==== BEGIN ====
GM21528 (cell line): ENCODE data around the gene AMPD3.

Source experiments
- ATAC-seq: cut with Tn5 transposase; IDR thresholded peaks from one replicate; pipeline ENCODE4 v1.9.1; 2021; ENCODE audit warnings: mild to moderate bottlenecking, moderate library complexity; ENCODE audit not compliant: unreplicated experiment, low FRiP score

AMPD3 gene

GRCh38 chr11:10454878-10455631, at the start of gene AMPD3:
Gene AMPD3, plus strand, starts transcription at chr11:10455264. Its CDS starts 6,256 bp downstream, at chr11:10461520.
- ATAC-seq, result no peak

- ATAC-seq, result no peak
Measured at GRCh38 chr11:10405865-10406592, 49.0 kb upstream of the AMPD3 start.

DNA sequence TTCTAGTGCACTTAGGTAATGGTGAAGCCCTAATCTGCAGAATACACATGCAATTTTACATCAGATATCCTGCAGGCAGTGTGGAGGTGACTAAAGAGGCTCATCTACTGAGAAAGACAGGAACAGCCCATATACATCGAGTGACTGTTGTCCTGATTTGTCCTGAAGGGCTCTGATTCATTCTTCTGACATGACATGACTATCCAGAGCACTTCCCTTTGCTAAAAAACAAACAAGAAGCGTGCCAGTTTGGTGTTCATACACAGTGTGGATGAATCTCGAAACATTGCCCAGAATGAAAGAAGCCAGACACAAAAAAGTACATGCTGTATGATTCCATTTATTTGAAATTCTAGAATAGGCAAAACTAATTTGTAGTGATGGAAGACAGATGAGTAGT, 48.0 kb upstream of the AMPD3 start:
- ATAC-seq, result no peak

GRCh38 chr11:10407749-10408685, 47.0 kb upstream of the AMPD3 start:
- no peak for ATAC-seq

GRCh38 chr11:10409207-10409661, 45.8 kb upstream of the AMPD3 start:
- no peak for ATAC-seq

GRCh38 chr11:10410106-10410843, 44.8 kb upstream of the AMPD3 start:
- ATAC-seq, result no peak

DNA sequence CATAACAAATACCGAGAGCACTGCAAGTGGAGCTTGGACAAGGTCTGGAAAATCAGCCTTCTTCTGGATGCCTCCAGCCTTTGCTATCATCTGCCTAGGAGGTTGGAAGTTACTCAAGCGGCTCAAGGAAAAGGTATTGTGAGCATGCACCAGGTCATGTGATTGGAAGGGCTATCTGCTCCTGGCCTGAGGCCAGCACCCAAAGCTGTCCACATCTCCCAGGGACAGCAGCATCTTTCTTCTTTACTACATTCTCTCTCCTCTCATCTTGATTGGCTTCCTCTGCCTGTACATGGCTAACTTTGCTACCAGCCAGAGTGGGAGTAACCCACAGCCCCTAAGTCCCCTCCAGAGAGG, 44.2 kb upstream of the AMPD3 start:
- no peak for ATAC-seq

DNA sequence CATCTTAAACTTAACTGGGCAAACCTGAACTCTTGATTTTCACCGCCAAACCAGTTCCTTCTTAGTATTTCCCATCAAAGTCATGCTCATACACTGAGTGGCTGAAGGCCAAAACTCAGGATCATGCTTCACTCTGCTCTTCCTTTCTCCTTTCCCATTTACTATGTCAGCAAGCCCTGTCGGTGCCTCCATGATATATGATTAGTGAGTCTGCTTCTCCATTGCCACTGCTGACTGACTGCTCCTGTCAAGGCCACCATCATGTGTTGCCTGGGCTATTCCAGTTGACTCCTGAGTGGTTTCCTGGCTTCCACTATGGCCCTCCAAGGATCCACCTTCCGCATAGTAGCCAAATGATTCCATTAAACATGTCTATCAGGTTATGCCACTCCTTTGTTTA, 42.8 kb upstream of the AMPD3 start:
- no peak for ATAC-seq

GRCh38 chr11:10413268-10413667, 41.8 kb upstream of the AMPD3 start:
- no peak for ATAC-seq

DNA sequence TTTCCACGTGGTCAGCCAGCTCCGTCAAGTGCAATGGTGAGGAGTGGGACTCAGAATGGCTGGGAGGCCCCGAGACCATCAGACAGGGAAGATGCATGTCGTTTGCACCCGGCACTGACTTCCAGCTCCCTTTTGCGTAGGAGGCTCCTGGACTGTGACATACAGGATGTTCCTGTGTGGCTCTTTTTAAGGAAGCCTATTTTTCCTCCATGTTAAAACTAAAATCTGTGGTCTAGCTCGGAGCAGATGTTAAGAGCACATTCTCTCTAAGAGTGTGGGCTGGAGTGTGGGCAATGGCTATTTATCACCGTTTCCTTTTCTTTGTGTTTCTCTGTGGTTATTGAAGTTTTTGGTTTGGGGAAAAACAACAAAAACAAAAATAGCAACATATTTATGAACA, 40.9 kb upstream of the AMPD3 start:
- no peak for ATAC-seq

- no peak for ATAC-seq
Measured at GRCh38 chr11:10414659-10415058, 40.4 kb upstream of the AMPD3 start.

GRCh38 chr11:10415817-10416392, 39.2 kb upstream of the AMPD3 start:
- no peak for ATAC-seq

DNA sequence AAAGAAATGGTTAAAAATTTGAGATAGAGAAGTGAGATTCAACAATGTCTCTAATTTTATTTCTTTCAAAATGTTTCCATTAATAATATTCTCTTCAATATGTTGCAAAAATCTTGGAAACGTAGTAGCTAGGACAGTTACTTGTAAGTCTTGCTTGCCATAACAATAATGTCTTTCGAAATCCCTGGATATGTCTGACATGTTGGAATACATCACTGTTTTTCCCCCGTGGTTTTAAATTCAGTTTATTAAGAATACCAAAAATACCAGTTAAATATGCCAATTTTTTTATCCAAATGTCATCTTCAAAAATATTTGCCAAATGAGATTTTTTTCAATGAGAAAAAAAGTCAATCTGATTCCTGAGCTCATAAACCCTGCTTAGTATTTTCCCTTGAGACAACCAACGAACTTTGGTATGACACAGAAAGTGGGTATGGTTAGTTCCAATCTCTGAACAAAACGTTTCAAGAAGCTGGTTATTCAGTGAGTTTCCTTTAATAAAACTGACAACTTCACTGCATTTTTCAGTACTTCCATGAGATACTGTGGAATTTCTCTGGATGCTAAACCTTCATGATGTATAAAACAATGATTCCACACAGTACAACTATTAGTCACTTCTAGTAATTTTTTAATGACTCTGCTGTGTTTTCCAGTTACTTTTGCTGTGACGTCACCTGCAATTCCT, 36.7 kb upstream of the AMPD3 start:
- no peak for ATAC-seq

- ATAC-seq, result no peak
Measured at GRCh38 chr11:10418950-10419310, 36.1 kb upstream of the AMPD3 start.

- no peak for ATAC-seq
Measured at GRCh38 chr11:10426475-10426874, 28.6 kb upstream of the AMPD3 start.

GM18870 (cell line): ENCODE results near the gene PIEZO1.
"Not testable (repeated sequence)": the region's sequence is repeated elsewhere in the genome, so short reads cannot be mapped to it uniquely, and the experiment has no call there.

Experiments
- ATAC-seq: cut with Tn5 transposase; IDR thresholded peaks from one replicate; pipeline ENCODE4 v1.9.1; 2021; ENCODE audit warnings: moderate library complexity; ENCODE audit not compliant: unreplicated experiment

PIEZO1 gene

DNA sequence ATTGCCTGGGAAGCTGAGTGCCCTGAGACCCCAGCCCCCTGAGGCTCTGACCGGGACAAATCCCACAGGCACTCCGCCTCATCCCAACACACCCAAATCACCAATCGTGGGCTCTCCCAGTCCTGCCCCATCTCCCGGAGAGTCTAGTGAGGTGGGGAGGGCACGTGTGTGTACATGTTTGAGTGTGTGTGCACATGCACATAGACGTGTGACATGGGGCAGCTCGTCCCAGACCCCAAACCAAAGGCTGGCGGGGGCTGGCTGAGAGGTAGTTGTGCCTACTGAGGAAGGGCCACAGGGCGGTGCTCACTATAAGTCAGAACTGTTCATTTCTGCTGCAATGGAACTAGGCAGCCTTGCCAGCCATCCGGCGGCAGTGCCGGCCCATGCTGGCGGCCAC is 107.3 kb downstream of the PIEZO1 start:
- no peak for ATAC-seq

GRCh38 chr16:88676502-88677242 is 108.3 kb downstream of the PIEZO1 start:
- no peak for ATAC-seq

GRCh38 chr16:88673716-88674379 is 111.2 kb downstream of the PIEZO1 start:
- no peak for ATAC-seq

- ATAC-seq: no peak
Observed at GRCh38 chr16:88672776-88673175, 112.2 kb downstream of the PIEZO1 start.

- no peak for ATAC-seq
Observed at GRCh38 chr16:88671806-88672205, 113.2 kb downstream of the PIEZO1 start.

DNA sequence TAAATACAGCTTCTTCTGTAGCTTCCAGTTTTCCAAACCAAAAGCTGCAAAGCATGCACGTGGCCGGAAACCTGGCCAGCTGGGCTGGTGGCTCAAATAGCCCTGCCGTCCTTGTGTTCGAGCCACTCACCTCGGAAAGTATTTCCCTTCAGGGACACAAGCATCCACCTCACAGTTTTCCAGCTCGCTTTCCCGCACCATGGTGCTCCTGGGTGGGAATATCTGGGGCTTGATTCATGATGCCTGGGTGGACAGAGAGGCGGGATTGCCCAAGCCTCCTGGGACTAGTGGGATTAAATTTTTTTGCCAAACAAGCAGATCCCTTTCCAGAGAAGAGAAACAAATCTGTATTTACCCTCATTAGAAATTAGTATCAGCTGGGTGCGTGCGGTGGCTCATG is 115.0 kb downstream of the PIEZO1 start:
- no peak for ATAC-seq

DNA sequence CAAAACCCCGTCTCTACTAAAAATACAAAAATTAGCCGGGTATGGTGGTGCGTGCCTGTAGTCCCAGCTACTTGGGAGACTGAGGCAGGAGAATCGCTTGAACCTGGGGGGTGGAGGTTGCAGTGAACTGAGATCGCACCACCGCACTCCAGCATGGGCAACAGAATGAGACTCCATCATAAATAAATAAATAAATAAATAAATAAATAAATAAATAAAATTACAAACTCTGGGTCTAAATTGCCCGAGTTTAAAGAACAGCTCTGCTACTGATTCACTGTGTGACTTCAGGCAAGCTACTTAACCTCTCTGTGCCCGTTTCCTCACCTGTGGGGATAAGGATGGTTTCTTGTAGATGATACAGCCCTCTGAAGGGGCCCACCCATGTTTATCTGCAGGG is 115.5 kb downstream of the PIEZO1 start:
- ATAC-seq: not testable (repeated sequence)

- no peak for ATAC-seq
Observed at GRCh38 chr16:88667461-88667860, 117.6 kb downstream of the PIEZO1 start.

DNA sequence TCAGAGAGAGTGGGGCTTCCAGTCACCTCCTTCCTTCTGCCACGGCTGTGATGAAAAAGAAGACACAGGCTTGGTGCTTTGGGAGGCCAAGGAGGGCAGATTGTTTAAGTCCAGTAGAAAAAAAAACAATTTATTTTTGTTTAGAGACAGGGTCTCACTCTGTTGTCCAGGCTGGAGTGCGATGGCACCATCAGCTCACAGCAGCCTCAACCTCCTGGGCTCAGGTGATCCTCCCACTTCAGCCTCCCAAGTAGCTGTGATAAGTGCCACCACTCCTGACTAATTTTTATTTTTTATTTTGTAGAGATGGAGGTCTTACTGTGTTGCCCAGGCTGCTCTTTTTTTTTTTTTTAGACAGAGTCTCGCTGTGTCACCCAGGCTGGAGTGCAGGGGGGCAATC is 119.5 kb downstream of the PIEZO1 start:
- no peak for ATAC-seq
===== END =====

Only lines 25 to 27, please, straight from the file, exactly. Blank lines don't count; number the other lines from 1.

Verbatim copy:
- no peak for ATAC-seq

- no peak for ATAC-seq
Measured at GRCh38 chr11:10414659-10415058, 40.4 kb upstream of the AMPD3 start.